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If you’re an Adobe® InDesign® user, you’re probably familiar with the Create Outlines command in the Type menu. It lets you convert highlighted text characters into editable shapes. What you may not know is that in addition to working with highlighted text, the Create Outlines command is also available when one or more text frames are selected. In this situation, choosing Convert Outlines will convert all of the text in all selected frames into outlines. (It’s worth noting that the Convert Outlines command does not work with text frames that are part of a group. If you want to create outlines of text in a frame that’s part of a group, you’ll need to ungroup the objects [Object > Ungroup] before you create outlines.)
1. Select one or more text frames.
2. Choose Type > Create Outlines.
After conversion, the characters in each text frame are combined into a group. If you want to ungroup the characters in a group, click any of the characters with the Selection tool, and then choose Object > Ungroup.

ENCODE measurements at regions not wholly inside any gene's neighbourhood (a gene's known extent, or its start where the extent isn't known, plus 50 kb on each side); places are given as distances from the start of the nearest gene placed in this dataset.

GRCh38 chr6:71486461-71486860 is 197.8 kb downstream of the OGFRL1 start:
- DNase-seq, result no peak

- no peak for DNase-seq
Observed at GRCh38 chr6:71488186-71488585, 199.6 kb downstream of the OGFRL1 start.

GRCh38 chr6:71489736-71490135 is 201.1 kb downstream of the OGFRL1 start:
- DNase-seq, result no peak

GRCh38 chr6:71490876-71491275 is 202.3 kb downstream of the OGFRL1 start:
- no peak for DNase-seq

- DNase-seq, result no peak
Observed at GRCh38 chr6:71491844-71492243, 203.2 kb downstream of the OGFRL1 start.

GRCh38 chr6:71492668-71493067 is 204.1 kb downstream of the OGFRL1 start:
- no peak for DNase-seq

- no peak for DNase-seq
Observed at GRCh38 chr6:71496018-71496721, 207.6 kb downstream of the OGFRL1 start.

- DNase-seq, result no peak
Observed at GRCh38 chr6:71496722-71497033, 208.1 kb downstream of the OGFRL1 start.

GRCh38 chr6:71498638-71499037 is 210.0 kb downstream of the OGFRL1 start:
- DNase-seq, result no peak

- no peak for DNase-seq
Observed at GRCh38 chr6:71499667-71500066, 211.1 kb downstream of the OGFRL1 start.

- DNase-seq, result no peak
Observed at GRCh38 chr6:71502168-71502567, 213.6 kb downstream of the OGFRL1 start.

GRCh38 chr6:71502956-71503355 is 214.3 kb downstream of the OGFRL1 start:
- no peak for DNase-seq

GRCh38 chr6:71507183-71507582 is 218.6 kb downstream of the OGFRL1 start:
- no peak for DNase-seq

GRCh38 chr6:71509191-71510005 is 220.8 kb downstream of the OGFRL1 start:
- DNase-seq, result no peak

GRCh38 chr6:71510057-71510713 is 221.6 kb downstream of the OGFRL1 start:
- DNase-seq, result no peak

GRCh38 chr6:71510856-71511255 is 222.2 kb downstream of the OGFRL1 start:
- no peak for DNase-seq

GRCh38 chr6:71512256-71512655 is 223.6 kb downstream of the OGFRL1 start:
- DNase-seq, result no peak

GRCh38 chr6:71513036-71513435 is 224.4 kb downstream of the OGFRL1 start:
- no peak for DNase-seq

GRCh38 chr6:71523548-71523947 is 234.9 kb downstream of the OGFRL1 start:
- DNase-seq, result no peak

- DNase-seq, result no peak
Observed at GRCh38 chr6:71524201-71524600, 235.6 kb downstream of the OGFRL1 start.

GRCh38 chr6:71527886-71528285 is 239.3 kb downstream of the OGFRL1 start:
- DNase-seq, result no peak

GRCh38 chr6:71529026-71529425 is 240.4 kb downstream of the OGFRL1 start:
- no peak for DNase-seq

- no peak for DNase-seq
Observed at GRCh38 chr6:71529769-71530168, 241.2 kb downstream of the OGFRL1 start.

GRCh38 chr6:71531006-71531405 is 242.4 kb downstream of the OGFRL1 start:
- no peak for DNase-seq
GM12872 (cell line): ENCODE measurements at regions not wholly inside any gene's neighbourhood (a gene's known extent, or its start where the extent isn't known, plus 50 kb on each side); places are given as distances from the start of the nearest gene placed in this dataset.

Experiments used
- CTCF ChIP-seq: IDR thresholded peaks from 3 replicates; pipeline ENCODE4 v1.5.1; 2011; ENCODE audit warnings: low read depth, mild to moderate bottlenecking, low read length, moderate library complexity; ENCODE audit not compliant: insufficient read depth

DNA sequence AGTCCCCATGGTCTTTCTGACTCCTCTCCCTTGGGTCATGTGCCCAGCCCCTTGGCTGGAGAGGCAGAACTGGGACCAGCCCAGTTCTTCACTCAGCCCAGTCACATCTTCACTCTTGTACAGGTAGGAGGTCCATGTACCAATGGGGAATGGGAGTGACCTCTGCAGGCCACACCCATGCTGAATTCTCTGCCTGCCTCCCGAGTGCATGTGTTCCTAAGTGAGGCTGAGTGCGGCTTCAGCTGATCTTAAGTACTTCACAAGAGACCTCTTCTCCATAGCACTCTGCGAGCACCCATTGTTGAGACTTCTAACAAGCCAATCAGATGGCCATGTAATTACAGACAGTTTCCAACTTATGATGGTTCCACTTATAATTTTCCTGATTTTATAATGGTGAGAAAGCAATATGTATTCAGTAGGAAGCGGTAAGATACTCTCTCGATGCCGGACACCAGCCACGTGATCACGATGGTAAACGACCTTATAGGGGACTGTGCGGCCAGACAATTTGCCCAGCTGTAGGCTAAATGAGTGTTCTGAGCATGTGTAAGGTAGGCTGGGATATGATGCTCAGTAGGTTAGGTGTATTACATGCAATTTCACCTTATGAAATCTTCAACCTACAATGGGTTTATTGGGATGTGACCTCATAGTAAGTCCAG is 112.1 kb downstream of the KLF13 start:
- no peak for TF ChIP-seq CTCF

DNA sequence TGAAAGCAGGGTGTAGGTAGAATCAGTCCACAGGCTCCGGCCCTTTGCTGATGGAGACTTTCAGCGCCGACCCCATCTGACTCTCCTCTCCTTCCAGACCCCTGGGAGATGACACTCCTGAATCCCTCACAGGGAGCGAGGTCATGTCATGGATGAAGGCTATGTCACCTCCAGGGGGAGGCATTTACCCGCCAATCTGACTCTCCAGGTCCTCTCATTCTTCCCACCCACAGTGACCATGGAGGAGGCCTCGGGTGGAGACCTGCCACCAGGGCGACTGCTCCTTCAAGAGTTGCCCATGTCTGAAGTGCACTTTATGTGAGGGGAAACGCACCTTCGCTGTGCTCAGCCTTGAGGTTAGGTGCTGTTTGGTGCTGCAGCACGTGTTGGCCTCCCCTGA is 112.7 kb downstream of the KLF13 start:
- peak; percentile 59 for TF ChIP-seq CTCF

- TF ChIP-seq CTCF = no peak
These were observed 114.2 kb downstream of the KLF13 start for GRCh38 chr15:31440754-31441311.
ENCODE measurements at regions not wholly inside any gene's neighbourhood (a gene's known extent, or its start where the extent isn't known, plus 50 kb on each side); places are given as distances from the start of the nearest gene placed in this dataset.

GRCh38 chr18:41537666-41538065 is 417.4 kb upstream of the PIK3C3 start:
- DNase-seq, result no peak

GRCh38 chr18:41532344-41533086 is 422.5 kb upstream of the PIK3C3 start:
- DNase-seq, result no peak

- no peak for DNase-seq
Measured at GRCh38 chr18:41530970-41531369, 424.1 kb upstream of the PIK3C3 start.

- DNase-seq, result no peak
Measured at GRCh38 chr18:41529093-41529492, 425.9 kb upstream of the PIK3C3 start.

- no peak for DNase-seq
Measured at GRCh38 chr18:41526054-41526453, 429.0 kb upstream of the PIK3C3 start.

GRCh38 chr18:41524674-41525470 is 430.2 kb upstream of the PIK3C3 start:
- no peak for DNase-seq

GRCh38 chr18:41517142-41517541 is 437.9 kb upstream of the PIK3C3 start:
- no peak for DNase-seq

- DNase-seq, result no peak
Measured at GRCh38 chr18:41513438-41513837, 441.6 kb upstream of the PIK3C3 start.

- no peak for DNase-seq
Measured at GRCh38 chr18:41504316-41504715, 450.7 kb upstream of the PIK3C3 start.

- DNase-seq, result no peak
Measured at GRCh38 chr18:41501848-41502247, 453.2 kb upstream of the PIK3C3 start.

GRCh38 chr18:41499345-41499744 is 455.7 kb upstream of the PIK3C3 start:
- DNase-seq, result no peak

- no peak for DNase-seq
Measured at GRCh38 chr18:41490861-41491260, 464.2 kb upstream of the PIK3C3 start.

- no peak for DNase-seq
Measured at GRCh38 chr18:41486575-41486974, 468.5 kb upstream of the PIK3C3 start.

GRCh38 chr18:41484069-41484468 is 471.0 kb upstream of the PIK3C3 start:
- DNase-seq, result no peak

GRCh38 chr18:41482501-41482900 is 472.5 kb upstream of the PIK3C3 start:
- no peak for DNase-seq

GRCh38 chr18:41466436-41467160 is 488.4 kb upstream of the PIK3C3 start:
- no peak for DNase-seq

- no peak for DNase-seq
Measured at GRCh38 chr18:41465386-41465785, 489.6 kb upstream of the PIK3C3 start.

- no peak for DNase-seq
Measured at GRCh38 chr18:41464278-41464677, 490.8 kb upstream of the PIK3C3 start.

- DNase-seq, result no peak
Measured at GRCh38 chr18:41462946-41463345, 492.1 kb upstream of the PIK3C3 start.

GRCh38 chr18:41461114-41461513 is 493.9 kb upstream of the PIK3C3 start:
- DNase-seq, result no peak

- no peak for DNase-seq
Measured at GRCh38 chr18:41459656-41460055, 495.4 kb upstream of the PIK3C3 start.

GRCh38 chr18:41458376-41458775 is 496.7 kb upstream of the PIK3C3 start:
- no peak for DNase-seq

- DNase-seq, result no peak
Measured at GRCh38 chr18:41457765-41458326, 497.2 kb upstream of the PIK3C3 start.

After you create outlines, you can use the Direct Selection
tool to modify the shapes of individual characters. You can also use other
transformation features—such as scale, rotate, and shear—to change the
appearance of characters.
The down side of converting text into editable outlines is that the text is not editable after conversion. The up side is that not only can you change the shape of individual characters by dragging anchor points and segments with the Direct Selection tool, the original font applied to the converted text is not needed to print the outlines. If you convert all text in a document into outlines, you remove the necessity of having the fonts installed for proper printing; however, this is usually not practical for long or complex documents.